With Seattle’s hyper-competitive housing market, it’s no wonder that those who are able to snag a home in the city might choose to stay for quite some time. Low inventory exacerbated by the pandemic, along with rising home costs (the median cost of a home in Seattle is now around $800,000) have certainly created a headache for the city’s home buyers.
Adding to the frustrations of would-be buyers is the percentage of homeowners who have stayed put, living in their properties for decades without moving. According to a recent Seattle Times article, more than 20,000 homeowners (about 13% of the total homeowners in Seattle) have lived in their homes for more than 30 years.
While this may sound like a sizeable chunk of the homeowning population, compared to other large cities, Seattle is actually light in this category. In another city with a notoriously competitive housing market, San Francisco, about 25% of homeowners have stayed put for the same length of time.
Part of the reason Seattle’s percentage is lower may be due to the fact that the Emerald City is growing faster than San Francisco, with more new owner-occupied properties. Owner-occupied homes in Seattle numbered about 151,000 in 2019, a 16% increase from 2010. San Francisco has only seen an increase of about 10% in the same period.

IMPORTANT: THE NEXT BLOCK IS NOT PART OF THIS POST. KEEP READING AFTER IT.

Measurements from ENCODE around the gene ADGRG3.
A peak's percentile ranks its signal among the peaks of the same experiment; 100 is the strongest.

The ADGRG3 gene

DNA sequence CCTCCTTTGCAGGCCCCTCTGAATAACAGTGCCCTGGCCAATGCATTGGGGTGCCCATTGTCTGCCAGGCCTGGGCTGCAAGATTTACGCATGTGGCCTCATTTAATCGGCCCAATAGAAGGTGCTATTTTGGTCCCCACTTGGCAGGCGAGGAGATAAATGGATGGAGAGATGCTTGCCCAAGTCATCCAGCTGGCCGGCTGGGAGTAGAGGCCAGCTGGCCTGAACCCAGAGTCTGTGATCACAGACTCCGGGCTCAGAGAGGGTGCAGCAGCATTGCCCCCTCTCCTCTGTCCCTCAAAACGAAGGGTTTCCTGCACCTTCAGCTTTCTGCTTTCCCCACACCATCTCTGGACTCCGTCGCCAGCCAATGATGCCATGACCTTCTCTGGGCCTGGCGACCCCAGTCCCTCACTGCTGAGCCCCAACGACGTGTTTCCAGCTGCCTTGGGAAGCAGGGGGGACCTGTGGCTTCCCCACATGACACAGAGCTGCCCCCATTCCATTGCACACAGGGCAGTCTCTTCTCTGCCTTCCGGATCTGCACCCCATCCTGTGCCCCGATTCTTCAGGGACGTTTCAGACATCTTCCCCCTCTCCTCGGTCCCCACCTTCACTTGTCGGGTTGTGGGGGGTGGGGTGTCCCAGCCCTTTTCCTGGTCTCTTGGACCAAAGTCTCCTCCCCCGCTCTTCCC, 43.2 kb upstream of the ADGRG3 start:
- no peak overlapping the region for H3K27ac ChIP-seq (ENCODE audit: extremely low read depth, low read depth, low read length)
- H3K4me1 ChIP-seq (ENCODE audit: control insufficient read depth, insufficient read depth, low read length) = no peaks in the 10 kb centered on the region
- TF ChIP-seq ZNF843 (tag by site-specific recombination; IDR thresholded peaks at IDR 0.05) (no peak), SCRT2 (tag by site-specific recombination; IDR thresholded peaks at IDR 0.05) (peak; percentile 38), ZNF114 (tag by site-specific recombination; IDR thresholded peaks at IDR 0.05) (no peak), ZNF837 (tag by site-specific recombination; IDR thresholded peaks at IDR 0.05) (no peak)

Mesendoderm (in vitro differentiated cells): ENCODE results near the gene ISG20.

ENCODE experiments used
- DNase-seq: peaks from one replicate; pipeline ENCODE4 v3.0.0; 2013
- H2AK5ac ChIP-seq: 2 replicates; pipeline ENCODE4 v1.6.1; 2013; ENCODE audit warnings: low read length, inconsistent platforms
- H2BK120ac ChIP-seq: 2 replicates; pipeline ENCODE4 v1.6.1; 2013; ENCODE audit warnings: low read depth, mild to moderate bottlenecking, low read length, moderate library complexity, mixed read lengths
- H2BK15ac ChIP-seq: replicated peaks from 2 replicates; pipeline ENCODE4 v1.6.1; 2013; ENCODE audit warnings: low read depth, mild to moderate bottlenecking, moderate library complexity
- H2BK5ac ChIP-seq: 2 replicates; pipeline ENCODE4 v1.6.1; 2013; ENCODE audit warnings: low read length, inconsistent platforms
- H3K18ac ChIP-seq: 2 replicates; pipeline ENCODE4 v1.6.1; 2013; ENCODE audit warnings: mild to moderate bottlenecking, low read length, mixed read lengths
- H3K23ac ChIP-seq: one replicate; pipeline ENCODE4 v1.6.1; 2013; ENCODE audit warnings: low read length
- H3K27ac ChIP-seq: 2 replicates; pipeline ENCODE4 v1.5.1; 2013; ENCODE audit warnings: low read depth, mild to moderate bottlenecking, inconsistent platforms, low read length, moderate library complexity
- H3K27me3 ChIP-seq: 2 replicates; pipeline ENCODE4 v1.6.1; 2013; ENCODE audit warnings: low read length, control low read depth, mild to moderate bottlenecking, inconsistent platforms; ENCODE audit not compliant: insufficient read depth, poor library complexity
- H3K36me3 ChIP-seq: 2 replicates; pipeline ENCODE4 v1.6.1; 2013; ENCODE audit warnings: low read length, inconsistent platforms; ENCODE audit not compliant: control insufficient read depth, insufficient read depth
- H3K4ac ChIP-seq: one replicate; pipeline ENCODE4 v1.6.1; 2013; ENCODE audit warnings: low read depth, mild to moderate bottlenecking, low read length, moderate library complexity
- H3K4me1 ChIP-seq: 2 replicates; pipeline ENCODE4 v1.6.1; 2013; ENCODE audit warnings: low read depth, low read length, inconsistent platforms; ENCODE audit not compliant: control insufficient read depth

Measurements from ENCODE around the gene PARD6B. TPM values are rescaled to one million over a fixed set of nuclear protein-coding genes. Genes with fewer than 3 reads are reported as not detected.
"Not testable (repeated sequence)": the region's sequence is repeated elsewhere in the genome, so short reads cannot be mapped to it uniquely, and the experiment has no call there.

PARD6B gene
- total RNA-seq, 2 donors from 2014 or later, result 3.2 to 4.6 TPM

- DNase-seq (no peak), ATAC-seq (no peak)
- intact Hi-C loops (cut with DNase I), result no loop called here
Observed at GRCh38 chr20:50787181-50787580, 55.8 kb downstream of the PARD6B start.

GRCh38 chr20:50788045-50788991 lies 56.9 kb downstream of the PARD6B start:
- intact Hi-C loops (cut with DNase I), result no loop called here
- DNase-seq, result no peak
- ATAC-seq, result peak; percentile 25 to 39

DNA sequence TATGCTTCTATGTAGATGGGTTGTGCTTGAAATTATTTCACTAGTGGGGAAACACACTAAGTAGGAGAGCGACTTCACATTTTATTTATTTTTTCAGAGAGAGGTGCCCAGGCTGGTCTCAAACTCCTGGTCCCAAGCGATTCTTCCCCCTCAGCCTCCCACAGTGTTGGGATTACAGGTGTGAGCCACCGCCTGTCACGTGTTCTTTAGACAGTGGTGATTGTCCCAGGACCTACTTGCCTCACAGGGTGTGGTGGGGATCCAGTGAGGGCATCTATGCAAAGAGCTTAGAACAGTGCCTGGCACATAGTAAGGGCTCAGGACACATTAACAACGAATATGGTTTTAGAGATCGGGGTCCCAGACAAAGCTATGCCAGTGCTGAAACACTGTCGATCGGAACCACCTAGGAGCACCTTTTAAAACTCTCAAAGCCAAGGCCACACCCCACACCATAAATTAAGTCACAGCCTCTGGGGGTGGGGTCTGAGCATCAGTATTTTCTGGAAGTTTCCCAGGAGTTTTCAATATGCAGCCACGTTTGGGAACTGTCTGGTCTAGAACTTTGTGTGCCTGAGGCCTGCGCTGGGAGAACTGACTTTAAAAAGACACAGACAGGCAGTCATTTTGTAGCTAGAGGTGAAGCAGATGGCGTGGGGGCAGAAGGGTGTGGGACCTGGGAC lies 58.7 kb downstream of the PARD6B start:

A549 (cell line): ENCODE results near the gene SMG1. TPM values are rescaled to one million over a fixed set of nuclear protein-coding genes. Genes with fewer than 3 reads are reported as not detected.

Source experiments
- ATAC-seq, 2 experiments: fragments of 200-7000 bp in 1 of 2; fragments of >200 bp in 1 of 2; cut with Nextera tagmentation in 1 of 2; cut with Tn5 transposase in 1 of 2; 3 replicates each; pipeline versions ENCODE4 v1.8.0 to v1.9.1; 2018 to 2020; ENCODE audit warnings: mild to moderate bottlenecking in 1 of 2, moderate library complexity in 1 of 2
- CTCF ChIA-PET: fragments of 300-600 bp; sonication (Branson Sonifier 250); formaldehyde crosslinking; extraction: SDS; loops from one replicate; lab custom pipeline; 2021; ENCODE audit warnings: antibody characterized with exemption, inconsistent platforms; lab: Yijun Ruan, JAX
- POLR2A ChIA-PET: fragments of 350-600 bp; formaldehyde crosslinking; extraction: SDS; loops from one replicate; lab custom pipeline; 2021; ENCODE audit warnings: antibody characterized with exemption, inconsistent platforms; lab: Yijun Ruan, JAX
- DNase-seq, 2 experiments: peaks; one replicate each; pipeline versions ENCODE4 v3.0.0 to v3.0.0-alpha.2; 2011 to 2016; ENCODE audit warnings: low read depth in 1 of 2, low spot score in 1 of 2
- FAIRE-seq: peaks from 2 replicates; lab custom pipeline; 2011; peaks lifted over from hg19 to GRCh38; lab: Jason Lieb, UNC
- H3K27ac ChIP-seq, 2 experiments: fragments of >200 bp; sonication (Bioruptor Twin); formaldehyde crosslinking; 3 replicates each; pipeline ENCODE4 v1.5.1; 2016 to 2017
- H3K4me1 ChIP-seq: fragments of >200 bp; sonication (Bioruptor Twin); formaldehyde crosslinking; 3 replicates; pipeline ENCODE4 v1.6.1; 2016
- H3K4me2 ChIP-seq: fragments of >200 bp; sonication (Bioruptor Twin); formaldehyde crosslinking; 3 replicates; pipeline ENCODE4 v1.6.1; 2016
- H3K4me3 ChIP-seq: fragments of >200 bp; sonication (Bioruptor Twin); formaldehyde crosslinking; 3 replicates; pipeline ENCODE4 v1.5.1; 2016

The national average for long-term homeowners is around 17% of the population, with Detroit leading the nation at 31%, and Las Vegas trailing with only 6%.
Even within Seattle, the percentage of long-term homeowners varies wildly between neighborhoods. Areas like the International District and South Lake Union have virtually no long-term owners, while Ravenna and Seward Park top out with around 30% of homeowners living in their homes for over 30 years.
This article was originally posted on the Seattle Times by Gene Balk.